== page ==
It was August now, though the weather would lead you to believe otherwise. This morning, just after dawn, was perhaps the only part of the day that would be under scorching. Regardless, the Redstart migration had began, and she would be there to help track it. Redstart migration started early in the year, and this had only gotten earlier as the years went on. Because of the changing climate, they rarely dipped this low in the country anymore. It was simply too warm for them; ‘And me,’ she thought.
Redstarts aren’t rare birds, per-say. However, their population had started to get slightly smaller, shrinking marginally each year. In a notebook, in her left back pocket, she kept tabs on all the birds that she saw but couldn’t identify, to determine their species later. This included a brief description, size, shape, color etc, as well as notes on how they’d behaved. Without the context for these being birds, anyone who found this notebook would think she was an advanced people-watcher. “Small in stature, slightly nervous walk, seems to look to the sky intermittently for signs of danger.”
Oddest of all were her descriptions of their calls. Written out in its own sort of queer version of English, she described the tonality, cadence, even the pitch of a call. These were useless to anyone but her, only translatable as music in her mind.
She’d also add tick marks for multiples she saw, which all went into a larger notebook she kept at home. This data wasn’t exactly scientific, but she assumed it had gotten some use in the societies she sent it off to. They always sent her a nice email back, though that was about it.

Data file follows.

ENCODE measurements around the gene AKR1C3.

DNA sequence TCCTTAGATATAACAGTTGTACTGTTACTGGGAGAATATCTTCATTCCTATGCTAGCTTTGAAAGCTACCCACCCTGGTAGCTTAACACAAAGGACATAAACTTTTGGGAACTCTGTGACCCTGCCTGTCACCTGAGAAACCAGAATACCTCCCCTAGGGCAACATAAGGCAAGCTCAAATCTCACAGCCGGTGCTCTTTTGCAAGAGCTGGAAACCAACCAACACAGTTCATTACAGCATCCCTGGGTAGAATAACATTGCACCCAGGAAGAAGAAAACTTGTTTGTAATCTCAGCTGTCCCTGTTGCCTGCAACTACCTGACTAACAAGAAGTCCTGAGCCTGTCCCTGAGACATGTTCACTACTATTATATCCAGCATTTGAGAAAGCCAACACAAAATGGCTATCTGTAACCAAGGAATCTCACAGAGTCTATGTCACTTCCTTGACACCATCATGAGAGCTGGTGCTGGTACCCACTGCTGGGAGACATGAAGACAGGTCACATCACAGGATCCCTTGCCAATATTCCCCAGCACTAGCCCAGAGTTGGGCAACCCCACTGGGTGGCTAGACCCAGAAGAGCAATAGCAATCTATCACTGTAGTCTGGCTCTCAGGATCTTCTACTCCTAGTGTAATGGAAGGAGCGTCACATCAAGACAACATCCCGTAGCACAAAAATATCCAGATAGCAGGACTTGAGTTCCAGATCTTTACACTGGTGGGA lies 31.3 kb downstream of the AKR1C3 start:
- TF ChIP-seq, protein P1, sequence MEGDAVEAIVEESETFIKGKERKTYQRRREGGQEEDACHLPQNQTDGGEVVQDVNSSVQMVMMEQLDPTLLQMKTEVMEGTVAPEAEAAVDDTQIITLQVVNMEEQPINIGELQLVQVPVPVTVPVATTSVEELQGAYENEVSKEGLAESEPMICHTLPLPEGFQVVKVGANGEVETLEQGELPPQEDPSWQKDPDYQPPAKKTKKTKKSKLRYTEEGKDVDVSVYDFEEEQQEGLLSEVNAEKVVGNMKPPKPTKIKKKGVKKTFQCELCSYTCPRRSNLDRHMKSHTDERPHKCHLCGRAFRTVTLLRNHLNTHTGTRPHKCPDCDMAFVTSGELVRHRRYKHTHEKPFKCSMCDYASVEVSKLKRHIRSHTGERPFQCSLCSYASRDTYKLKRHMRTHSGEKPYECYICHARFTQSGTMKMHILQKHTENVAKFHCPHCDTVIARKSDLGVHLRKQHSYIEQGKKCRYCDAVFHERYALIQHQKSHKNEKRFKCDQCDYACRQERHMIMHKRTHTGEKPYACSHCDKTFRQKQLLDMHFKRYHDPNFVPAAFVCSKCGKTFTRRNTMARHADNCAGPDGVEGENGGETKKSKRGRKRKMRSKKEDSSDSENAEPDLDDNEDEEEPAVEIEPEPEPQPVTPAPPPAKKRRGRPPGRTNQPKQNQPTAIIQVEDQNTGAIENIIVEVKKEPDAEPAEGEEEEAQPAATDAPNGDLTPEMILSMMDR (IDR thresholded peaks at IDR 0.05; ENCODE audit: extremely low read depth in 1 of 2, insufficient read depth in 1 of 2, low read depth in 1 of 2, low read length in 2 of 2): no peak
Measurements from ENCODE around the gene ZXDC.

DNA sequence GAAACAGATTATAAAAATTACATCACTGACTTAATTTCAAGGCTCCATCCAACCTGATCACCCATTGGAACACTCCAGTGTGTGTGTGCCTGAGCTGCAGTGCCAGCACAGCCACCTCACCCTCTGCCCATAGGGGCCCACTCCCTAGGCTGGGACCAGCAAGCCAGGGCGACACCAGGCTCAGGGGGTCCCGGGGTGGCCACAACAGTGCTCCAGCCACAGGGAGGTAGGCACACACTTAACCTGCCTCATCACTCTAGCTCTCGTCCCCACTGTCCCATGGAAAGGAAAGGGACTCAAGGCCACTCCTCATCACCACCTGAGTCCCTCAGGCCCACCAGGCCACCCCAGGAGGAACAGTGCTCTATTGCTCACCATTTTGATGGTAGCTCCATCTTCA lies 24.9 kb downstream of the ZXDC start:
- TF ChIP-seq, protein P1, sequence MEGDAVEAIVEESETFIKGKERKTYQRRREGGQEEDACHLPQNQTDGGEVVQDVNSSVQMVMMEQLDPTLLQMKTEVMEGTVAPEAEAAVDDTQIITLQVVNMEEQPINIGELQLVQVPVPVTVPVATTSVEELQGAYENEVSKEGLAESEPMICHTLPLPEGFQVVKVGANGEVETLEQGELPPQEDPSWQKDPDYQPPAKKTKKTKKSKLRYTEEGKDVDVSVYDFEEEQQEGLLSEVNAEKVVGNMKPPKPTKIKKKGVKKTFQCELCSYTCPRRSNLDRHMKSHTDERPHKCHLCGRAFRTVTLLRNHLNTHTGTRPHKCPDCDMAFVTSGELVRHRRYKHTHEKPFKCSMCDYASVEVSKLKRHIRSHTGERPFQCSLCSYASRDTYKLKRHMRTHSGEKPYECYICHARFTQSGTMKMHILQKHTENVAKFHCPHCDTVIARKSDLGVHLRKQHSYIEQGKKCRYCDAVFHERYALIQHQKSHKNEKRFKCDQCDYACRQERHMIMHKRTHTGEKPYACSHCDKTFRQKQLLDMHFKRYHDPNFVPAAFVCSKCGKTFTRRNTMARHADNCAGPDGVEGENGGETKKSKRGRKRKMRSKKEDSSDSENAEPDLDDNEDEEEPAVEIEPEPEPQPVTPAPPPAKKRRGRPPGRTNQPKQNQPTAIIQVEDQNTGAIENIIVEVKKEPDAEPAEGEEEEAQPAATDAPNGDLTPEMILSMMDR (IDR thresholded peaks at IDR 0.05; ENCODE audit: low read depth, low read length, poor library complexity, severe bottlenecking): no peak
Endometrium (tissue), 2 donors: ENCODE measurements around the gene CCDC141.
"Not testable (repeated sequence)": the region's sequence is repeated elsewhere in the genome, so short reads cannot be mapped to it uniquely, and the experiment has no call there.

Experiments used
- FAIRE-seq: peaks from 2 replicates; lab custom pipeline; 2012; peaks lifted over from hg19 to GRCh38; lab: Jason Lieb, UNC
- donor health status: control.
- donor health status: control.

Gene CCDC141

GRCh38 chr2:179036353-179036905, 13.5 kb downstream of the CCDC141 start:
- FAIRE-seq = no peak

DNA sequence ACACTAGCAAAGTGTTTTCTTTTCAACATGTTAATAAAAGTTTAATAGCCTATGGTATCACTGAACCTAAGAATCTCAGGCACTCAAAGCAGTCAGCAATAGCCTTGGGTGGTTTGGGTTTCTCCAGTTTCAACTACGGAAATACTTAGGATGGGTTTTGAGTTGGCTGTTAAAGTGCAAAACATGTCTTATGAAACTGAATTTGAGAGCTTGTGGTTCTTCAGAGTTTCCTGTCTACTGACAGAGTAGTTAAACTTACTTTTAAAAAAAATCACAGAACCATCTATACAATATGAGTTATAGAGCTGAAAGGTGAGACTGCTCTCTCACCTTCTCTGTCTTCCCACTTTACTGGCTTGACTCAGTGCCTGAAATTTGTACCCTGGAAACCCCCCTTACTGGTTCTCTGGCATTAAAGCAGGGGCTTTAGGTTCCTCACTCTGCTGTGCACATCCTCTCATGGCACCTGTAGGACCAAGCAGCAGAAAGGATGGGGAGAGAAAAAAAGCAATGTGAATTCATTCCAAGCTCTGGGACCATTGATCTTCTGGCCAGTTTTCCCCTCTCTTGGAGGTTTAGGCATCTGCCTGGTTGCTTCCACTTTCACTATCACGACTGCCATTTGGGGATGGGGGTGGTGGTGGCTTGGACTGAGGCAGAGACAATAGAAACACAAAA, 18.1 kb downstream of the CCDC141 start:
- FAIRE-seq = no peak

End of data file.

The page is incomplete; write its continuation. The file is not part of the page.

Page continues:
She had made about half her usual lap of the pond by now, already at the Southern edge of the water. Geese milled about, eating grass just beyond the dirt shore. A turtle left the log it had been perched on, falling ungracefully into the water before swimming away like a stone skipped in slow motion. Redstarts preferred the higher branches, making them difficult to spot by the naked eye, though they could often be found flying near ponds, catching the flies in mid air like microscopic hawks. If she would find them, they’d be here.
A goldfinch called from an unseen roost. The purple of the sky had almost fully receded from the dawn, whose pink and yellow tendrils stretched across the horizon like an endless fire. From her spot on the South pond, she was in a clearing, probably cleared by the parks service to make a spot for barbecues and parties. Behind her was a path, which had runners on all times of the day, though most ran in the earliest morning or just before dinner. Some young men, probably around thirty, came back towards the path carrying little cameras attached to huge lenses, the size of telescopes. The lenses were wrapped in camouflage, like the barrels of rifles slung across the backs of hunters. She looked up, beyond the trees overhead, binoculars still in her case.